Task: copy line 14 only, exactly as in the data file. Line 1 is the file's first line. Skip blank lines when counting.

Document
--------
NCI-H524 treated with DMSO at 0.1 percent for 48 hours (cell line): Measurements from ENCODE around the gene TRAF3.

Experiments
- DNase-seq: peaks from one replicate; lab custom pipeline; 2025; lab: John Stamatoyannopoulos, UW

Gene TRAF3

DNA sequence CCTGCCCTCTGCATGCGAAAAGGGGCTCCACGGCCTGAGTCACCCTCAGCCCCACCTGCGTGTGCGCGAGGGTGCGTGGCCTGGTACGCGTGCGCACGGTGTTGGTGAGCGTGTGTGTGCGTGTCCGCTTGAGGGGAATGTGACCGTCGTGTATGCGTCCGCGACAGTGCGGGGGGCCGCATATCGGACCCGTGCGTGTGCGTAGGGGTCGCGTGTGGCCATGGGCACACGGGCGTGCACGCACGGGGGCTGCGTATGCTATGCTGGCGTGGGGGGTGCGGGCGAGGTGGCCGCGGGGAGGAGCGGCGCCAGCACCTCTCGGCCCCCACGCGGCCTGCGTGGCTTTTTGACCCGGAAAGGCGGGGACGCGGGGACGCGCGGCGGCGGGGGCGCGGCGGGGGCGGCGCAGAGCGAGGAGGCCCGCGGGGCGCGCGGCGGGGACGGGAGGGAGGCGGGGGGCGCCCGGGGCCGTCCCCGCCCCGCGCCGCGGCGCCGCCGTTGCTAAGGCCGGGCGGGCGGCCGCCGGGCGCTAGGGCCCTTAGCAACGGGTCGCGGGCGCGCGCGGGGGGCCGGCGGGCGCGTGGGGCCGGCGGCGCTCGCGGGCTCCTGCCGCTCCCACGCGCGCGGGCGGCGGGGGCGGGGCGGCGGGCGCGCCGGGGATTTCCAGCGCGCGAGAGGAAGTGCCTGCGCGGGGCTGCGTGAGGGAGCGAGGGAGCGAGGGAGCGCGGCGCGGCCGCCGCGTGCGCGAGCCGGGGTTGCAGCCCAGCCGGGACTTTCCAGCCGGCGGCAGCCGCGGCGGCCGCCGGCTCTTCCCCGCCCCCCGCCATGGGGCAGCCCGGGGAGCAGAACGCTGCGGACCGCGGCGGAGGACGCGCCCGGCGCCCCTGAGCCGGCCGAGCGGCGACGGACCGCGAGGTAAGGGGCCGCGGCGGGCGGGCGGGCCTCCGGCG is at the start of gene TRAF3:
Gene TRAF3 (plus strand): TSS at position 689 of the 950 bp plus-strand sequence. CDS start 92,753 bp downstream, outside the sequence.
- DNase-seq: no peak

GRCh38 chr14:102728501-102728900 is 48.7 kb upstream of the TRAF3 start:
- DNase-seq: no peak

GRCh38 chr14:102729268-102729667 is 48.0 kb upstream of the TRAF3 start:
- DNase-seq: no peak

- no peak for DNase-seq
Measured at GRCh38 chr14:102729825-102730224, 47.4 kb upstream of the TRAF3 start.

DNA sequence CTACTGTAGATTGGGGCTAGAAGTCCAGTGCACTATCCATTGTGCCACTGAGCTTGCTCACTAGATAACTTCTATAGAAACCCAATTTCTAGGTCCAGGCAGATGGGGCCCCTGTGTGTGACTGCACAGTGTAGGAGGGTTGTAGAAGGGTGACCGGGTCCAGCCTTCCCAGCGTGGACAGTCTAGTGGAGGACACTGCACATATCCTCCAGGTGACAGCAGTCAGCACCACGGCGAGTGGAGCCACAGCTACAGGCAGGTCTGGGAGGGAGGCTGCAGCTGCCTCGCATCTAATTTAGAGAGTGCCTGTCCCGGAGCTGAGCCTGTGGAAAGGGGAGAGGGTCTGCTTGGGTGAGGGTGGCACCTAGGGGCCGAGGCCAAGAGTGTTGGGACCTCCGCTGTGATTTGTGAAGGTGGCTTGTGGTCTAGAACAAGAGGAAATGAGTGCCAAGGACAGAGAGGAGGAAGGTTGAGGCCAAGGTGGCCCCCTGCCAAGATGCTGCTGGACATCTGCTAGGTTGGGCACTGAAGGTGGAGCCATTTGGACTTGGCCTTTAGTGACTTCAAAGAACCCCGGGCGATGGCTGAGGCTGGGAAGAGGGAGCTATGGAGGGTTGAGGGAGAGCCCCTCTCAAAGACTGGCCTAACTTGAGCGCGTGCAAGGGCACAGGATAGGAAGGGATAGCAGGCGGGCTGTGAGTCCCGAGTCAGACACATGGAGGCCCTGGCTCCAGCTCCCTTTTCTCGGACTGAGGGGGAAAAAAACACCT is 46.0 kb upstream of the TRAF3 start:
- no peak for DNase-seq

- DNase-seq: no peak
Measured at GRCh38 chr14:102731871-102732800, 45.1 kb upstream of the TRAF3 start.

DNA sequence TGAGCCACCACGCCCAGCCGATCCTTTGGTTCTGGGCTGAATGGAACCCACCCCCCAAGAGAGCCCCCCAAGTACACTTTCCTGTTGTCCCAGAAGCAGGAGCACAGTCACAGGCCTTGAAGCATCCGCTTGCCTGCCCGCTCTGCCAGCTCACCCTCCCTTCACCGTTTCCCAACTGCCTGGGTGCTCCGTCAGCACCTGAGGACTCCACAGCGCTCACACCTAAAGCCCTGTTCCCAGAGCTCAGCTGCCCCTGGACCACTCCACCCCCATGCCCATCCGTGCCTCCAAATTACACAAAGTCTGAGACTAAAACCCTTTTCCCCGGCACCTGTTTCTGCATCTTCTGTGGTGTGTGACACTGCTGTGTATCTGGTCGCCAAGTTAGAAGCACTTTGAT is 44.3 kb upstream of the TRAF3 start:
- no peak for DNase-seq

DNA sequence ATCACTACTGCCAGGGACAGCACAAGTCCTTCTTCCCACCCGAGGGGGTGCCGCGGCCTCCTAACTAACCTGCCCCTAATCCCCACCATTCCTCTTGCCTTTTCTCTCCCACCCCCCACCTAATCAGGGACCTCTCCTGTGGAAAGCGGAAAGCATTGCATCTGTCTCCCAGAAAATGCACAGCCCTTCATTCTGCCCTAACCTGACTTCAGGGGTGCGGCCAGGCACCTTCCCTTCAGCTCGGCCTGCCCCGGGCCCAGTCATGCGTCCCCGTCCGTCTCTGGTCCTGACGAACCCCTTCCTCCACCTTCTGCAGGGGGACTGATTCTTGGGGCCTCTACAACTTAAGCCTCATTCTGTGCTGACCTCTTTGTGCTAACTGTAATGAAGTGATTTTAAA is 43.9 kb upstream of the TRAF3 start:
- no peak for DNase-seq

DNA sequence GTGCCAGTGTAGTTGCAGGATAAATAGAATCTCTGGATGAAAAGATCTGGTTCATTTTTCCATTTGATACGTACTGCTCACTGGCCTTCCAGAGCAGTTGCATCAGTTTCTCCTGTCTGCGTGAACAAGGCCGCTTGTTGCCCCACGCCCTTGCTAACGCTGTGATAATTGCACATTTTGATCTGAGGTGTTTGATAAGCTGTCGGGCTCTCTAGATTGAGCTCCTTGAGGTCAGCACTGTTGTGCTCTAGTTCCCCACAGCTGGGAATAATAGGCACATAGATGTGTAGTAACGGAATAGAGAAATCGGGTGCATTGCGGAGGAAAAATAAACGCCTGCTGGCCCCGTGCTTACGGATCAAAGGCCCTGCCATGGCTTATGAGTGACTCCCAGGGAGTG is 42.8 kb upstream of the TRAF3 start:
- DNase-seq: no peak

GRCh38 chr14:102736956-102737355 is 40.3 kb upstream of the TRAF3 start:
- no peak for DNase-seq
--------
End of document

DNA sequence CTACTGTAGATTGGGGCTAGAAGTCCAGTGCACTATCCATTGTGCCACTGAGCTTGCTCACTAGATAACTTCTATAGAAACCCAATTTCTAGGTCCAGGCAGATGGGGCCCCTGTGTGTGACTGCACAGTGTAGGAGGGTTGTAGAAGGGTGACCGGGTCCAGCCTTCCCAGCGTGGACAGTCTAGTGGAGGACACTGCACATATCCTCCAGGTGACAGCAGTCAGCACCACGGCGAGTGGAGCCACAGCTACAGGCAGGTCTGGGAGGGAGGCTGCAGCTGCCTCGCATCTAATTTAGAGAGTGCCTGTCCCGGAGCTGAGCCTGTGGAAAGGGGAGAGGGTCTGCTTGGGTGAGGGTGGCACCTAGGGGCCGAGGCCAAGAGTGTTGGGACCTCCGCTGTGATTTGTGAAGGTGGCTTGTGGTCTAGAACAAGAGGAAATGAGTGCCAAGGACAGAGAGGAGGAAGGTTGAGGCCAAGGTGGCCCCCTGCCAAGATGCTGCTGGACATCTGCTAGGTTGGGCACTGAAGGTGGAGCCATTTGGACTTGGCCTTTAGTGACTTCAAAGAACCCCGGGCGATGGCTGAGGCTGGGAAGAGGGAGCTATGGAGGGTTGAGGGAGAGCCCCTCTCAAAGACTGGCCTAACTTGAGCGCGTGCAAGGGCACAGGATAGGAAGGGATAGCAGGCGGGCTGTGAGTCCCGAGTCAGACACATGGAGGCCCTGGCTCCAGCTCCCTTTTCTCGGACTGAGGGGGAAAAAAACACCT is 46.0 kb upstream of the TRAF3 start: